5. #5
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    SRAM brakes are known for doing this, I've personally seen this issue several times with XO brakes. There's no fix that lasts more than 1-2 years at best. The problems with SRAM/Avid brakes are a poor reservoir design, marginal reservoir volume, and substandard seals. Which leads to several issues. If the brakes aren't filled with the perfect amount of fluid, they'll either rub when the pads are new or have the levers pull all the way to the bars when the pads are worn down more than halfway. The seals also start going bad after 2-3 years; sticky pistons, levers that return slowly or not at all, and leaks are common failures. Fortunately, they have seal kits.

    As for why, I think a lot of it is down to weight saving and style. To hit their weight target and get that nice slim profile on the levers required certain compromises. It limits reservoir volume & placement along with what materials they can use.

    With that said, it is possible to fix the brakes so that they stay working. Those in the trade call it "The Shimano Fix". Install Shimano brakes on the bike and all your brake problems go away, forever, and all you'll need to worry about is changing brake pads.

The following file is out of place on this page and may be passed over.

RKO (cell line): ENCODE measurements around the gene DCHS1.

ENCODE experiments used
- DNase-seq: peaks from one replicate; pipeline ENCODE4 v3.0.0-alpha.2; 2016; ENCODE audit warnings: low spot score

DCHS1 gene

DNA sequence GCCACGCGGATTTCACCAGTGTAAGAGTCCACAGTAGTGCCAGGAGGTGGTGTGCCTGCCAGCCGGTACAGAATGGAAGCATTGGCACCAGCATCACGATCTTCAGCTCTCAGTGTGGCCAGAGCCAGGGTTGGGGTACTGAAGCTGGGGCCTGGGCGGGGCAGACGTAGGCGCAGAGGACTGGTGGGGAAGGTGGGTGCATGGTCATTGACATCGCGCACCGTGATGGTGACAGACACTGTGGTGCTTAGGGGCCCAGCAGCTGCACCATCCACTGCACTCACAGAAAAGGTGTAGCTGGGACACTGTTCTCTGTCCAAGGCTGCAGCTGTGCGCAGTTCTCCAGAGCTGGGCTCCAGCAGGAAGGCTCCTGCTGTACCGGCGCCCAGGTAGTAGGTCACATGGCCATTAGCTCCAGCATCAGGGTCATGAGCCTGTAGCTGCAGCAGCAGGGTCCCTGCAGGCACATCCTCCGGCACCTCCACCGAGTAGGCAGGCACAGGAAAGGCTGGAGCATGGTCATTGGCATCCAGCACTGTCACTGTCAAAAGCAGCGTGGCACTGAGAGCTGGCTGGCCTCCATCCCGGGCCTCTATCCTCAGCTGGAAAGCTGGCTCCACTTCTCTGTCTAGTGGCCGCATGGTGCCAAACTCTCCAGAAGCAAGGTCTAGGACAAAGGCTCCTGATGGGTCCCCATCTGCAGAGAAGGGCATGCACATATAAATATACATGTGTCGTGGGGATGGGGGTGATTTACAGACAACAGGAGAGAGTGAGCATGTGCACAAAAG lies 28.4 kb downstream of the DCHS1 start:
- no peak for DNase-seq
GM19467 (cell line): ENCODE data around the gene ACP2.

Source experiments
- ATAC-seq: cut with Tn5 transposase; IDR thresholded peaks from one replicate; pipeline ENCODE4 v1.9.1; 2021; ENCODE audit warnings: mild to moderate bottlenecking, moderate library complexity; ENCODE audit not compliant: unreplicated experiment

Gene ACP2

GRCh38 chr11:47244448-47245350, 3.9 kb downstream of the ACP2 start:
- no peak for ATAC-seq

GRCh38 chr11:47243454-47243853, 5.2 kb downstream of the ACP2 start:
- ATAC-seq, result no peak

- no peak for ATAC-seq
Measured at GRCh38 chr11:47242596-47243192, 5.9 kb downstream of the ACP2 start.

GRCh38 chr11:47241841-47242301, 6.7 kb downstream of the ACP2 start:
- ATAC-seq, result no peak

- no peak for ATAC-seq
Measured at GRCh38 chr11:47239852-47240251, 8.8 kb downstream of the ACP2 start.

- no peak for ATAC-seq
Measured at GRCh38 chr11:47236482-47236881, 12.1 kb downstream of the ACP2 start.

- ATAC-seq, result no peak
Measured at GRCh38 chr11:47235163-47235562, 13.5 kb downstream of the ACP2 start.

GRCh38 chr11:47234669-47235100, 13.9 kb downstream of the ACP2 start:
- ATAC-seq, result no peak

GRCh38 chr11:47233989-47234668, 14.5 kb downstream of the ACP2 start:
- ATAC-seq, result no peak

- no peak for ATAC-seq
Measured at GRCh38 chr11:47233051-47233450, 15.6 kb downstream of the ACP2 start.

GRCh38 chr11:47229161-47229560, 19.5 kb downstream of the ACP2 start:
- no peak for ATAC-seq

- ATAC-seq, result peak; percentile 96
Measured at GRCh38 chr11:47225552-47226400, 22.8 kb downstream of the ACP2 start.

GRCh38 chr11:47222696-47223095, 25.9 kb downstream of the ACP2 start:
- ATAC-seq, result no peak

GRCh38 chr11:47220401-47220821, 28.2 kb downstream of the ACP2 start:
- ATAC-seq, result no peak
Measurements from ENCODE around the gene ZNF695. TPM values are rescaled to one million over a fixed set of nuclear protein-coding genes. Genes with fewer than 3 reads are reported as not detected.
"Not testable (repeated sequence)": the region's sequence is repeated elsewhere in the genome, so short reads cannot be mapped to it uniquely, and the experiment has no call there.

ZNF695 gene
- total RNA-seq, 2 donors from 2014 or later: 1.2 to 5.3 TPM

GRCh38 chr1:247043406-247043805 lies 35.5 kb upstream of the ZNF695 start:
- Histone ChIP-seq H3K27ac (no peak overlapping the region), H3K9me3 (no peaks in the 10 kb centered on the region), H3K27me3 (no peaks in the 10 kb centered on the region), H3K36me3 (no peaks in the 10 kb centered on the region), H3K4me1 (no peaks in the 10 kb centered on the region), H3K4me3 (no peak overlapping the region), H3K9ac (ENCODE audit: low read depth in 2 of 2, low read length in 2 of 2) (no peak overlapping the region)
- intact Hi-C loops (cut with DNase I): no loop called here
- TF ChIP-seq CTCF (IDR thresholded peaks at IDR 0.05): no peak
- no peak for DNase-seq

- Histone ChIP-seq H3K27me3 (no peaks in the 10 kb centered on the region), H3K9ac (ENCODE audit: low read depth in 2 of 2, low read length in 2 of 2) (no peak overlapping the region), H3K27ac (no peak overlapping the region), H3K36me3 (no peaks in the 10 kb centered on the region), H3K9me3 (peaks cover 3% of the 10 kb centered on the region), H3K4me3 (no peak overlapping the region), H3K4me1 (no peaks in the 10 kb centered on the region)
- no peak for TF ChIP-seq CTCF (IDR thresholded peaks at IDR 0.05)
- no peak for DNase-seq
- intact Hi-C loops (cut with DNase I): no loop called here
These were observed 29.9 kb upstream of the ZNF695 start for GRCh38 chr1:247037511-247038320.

6. #6
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    Quote Originally Posted by aerius View Post
    With that said, it is possible to fix the brakes so that they stay working. Those in the trade call it "The Shimano Fix". Install Shimano brakes on the bike and all your brake problems go away, forever, and all you'll need to worry about is changing brake pads.
    While it's a new bike, I think this is my smartest option to save me future frustrations. I like the rest of the bike a lot, it's just these brakes. I'll call around for quotes on XT's.

    Do the brakes come bled, and are they easy to mount, or should I spend the bit more money and have a shop handle (I'll be looking for a shop that warranties the service on the brakes, so they handle any future issues, though hopefuly none)?